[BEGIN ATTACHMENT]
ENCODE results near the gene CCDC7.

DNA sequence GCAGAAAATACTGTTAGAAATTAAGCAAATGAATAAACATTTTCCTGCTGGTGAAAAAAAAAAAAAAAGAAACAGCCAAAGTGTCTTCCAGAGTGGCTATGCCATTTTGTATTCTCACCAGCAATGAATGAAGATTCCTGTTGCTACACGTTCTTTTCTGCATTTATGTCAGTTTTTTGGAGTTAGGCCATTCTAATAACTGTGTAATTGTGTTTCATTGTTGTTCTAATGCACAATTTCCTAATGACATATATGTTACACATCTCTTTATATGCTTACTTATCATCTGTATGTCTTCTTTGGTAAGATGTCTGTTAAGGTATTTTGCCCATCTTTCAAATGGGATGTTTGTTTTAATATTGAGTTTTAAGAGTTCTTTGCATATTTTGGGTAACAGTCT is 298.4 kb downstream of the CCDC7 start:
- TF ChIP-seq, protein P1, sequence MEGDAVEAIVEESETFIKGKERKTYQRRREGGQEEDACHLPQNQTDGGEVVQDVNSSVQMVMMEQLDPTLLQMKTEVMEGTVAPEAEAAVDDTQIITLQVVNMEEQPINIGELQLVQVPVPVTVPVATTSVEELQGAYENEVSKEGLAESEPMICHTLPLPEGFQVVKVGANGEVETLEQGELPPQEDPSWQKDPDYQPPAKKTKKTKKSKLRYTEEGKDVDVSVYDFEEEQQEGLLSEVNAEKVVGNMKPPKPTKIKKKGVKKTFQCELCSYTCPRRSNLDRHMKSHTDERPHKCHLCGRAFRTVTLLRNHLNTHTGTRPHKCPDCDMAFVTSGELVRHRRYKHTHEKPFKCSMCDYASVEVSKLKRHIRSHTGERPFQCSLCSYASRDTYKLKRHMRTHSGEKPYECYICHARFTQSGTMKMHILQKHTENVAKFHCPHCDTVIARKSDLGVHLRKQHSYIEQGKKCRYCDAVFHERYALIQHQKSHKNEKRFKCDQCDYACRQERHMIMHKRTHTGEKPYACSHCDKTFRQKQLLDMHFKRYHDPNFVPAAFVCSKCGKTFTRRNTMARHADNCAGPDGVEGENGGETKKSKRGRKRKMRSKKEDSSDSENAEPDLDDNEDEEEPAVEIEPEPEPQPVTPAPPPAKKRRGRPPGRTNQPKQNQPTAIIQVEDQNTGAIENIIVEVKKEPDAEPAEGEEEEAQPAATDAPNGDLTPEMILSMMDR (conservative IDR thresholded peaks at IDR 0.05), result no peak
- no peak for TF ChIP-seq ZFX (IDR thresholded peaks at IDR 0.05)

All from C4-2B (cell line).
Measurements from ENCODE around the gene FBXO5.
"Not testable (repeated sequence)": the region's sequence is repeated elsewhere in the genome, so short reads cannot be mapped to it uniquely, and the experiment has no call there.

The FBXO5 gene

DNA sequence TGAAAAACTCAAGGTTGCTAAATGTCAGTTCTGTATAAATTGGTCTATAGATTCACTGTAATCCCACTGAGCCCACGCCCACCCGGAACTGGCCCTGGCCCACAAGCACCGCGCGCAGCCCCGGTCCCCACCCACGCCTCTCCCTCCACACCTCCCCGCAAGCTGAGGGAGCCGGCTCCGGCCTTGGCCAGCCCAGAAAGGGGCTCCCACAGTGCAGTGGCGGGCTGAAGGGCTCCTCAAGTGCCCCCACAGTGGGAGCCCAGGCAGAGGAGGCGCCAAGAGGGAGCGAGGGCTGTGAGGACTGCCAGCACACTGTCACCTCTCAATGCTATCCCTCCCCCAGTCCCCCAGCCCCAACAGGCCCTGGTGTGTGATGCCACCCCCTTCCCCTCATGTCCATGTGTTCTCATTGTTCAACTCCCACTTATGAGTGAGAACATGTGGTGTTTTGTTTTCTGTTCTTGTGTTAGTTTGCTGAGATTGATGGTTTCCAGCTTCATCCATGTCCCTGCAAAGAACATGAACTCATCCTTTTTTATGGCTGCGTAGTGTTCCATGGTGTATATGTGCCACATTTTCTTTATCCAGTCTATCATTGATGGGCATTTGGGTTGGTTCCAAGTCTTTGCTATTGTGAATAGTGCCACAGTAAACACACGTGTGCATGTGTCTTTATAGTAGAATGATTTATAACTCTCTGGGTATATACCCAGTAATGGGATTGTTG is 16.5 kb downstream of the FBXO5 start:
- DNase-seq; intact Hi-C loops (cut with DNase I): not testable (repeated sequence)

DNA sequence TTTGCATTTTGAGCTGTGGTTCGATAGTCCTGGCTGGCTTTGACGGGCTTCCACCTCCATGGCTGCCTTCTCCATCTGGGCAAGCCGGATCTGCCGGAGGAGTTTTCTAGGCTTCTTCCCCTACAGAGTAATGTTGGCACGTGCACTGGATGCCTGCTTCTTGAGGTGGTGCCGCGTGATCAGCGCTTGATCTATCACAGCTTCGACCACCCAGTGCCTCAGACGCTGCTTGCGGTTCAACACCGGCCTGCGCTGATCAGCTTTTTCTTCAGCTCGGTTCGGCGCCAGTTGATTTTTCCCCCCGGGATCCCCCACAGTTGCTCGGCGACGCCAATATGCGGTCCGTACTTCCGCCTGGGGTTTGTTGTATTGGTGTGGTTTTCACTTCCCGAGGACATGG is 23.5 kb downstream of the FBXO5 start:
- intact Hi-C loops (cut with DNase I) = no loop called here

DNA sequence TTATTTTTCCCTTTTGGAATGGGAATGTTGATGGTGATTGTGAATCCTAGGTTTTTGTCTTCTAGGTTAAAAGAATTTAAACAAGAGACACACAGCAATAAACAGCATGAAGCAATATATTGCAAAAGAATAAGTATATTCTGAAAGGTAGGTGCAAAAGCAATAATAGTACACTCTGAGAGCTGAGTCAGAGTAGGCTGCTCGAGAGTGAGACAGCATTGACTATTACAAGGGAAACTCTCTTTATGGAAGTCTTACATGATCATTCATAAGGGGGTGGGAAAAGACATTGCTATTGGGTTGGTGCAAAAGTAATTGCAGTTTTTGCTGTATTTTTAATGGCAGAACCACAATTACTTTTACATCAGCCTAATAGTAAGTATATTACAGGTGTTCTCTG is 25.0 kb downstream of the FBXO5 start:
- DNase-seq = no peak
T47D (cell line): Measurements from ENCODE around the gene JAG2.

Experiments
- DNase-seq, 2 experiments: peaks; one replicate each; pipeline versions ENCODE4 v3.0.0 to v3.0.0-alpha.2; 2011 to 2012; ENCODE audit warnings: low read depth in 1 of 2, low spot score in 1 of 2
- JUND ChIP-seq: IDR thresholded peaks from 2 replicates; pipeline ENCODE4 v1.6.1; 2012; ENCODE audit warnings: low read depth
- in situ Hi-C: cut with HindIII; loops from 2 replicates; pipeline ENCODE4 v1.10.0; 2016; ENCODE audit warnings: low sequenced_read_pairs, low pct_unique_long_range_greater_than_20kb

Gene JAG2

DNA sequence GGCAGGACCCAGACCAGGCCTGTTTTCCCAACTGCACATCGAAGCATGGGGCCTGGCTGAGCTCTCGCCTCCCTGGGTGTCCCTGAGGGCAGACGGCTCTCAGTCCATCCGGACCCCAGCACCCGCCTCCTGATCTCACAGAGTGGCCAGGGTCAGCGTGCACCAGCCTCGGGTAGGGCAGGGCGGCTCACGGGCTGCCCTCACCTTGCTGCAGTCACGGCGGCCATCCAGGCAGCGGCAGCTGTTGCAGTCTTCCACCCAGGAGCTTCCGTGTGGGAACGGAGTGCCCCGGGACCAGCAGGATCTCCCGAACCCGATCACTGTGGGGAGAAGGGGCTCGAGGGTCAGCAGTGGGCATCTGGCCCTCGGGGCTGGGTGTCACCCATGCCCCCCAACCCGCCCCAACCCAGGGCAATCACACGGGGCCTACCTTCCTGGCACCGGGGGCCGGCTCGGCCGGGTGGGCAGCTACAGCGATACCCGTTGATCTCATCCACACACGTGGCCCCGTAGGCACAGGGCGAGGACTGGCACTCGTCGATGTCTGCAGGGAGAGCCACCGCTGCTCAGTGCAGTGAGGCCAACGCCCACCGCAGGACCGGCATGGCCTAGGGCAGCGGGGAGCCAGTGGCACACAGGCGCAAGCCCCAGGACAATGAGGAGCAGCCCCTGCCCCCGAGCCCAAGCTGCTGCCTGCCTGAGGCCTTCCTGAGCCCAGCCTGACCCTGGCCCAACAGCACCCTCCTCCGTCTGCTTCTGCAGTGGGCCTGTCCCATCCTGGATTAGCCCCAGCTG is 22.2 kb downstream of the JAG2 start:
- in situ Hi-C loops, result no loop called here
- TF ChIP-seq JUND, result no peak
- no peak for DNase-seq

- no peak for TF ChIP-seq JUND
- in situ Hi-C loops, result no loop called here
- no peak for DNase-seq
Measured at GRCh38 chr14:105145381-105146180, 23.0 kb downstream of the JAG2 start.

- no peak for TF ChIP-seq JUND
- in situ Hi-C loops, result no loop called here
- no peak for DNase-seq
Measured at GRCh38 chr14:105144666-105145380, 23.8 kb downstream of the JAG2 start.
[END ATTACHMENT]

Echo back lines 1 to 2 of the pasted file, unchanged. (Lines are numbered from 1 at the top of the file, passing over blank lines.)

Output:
ENCODE results near the gene CCDC7.

DNA sequence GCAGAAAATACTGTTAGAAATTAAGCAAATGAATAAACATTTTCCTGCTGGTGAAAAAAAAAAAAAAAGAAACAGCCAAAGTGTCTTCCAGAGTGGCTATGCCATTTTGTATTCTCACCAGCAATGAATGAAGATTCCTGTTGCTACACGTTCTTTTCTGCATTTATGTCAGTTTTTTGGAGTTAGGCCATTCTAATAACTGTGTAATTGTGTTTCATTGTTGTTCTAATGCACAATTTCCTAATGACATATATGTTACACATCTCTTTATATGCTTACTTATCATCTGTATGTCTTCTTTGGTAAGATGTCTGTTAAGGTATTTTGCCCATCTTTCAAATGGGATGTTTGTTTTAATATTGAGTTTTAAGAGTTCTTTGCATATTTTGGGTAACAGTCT is 298.4 kb downstream of the CCDC7 start: